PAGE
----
Exploring The Gap Year: Why It May Be Right For You
Although the gap year often comes with a negative connotation, taking advantage of time off from school could help you ultimately succeed in getting a degree. It’s important to make a well-thought-out decision on whether or not a gap year is right for you. A good place to start is to think about your high school experience. If you’re a person who is struggling to find the motivation to finish high school or is constantly having to remind yourself why you come to class, then a gap year may help you to rediscover your love for school. In this case, enrolling in college courses directly after high school may just continue to wear on your motivation and cause you to stop taking courses after one or two semesters.
It is also important to understand that taking time off could be risky in the fact that you could start losing interest in higher education or become distracted with other things in life like starting a family or going into the workforce. Putting something off for later runs the risk of never getting it done. Be honest with yourself in gauging your abilities to stay driven for a degree. Would you still be interested after a year off? If not, then a gap year may not be right for you.
Think about why you want to attend college or what career you want to pursue in life. A gap year could allow you more time to plan out a path to your degree. But it could also cause you to fall behind on the time it takes to earn a degree that is mandatory for your career choice. For example, if you want to be a doctor, engineer, teacher, or work in another field that requires a degree, then the longer you wait to start taking classes the further away you will be from your career. If you plan to become a writer or professional athlete, where your degree isn’t required but is beneficial, then you could be taking time to hone your skills before starting on your degree. By doing this, you might be able to skip an introduction course if you do well on a placement test for college. Look through the requirements of the field you would be studying in college and see whether the listings make any notes about a degree. Career Radar is a great site to view career requirements.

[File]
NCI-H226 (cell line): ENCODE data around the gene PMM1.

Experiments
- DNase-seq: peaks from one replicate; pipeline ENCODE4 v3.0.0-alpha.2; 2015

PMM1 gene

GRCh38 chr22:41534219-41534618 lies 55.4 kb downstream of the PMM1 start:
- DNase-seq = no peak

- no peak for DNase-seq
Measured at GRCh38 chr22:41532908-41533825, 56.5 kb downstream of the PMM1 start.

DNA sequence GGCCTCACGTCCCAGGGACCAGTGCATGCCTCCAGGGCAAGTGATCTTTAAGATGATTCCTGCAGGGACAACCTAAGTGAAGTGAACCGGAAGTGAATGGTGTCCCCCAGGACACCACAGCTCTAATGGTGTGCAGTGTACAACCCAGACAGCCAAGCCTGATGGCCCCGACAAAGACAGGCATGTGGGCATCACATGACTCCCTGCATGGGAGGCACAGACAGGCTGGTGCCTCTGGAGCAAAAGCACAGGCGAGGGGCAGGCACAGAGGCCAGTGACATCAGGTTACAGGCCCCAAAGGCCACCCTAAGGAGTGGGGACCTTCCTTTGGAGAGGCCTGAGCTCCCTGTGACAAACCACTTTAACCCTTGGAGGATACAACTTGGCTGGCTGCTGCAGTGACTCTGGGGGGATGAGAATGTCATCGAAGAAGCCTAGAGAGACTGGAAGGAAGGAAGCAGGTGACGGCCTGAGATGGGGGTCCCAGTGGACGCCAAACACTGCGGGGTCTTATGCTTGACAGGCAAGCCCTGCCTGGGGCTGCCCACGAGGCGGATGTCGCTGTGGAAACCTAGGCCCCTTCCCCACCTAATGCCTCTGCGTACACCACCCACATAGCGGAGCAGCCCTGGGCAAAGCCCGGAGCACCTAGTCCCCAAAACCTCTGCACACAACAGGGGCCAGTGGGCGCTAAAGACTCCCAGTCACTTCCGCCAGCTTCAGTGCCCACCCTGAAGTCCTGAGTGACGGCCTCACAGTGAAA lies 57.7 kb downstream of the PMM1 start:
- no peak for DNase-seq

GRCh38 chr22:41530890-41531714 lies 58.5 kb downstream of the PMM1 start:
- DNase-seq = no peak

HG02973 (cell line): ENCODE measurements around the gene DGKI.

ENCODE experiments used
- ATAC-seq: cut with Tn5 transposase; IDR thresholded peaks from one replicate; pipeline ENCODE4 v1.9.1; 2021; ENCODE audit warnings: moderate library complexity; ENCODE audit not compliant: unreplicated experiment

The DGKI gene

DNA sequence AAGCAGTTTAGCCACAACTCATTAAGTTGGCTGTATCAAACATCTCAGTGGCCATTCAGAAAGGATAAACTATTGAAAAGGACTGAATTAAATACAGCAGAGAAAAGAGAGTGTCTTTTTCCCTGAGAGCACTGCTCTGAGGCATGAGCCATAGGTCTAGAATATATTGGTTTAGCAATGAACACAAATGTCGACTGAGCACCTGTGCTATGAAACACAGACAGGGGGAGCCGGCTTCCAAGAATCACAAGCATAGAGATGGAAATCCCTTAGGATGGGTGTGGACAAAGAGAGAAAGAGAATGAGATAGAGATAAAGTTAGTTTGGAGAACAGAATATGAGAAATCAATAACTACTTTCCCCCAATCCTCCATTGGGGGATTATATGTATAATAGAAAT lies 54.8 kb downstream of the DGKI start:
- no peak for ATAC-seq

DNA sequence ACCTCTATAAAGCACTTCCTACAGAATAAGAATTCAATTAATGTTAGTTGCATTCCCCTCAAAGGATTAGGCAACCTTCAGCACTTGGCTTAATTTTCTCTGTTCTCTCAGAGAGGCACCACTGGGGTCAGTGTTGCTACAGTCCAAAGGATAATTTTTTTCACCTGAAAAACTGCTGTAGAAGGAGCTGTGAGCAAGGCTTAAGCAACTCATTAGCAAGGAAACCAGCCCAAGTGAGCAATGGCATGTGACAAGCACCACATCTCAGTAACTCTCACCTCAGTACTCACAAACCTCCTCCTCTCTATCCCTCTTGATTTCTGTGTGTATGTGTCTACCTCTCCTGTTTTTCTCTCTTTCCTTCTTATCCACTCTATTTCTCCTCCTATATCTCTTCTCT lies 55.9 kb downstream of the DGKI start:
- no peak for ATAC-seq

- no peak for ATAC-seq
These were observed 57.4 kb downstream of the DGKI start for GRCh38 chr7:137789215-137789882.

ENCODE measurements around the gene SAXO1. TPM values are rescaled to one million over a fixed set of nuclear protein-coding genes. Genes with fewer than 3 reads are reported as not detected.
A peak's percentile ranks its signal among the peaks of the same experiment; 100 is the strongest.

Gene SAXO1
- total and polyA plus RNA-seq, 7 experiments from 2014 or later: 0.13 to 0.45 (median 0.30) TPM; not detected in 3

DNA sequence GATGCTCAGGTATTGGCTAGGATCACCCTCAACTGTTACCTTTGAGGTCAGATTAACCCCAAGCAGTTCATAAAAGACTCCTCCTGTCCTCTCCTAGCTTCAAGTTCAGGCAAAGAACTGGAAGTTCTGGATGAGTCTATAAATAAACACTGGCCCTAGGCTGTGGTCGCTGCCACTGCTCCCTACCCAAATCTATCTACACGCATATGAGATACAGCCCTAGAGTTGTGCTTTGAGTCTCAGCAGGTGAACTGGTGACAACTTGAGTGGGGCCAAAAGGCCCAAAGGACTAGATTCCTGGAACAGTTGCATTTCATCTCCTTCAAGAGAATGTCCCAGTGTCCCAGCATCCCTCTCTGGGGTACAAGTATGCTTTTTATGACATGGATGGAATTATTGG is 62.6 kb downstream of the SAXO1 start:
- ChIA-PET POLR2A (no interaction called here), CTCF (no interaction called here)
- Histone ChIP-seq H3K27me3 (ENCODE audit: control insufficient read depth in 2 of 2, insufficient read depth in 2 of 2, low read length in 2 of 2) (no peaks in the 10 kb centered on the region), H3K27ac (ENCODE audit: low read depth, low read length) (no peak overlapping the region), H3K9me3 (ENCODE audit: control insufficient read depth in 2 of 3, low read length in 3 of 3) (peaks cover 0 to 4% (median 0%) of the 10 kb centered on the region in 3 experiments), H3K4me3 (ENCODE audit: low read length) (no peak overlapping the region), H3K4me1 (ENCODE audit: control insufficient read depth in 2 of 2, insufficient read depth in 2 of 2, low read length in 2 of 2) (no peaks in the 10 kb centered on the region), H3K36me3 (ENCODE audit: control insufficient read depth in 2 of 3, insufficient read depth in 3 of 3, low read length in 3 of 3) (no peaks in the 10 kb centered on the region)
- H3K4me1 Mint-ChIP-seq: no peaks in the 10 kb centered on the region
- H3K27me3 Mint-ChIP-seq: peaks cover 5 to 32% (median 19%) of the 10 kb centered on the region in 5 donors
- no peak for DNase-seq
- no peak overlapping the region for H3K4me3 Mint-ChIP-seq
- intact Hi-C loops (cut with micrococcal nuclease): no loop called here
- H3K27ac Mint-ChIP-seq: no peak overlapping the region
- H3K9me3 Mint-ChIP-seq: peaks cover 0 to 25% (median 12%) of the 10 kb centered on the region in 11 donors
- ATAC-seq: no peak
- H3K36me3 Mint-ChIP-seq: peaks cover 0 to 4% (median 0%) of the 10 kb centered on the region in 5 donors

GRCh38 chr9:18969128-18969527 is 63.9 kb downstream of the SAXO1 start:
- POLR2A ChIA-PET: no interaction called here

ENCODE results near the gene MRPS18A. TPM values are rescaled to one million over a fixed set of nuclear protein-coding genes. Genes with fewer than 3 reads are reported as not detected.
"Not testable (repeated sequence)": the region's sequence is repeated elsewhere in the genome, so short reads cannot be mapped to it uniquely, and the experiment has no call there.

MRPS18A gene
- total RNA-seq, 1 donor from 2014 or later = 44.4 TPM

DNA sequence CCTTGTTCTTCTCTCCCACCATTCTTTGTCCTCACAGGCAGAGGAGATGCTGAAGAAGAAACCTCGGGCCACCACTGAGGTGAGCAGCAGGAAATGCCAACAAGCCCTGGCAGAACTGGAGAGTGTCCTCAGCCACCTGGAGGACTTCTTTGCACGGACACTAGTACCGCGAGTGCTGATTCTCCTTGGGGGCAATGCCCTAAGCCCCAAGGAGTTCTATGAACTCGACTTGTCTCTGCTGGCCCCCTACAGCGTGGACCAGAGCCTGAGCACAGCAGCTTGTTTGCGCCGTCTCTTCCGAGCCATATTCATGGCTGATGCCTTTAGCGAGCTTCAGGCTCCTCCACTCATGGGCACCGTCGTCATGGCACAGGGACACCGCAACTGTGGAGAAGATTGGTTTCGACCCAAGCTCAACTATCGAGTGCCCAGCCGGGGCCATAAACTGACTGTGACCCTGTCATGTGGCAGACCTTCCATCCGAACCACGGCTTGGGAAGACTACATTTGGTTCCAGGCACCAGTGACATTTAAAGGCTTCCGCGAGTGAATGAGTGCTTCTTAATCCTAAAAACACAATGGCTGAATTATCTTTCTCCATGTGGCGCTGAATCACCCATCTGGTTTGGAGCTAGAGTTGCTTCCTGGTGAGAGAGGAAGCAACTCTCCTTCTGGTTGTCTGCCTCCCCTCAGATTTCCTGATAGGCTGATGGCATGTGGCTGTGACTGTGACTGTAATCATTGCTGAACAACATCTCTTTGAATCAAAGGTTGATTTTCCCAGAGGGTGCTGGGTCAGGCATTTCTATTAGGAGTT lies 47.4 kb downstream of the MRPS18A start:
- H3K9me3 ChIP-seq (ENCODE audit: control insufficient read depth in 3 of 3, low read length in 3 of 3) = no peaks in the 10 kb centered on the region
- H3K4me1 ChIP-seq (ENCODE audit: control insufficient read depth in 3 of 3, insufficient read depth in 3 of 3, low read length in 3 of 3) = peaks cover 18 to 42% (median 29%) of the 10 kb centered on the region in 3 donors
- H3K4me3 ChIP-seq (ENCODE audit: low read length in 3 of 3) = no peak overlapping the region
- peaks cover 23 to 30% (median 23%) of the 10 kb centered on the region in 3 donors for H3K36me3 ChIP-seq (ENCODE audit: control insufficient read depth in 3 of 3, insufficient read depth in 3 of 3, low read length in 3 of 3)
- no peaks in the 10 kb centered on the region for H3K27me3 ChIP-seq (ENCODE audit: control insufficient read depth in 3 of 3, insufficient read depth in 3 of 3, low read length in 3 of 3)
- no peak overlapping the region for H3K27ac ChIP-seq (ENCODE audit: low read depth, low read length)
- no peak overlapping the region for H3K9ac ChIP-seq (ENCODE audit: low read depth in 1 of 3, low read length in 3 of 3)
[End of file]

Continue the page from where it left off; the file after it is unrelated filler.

Consider the financial cost of college and textbooks. A gap year may help in saving up to pay for classes. If you feel that you are not financially ready to start college right after finishing high school then take time off. Feeling pressured to attend classes in the fall could be a mistake which could end with you taking an unexpected break for a year or two to gain more funds for school. The cost of higher education is constantly going up year by year and therefore you could end up paying a lot more by taking a gap year. Crunch the numbers for your specific school and compare them to the costs for surrounding schools in the area that offer the program you wish to study.
Figure out the right school for you as well as one or two backup choices. The decision to take a gap year or not may depend on your college acceptance letters. If you get into your dream school then it may make sense to take advantage of going directly to college. If you don’t get the acceptance letter you’d hoped for, then it may make sense to try again next year. A gap year may be perfect for brushing up on your application and making yourself a better candidate. College applications can be submitted using Commonapp.org. For more advice about college applications, check out Upchieve’s website.
When deciding whether to take a gap year or not, don’t be afraid to consult with your parents. You can also talk with peers and other students. Taking the time to think about what’s best for you should give you a well-thought-out decision and leave you with no regrets.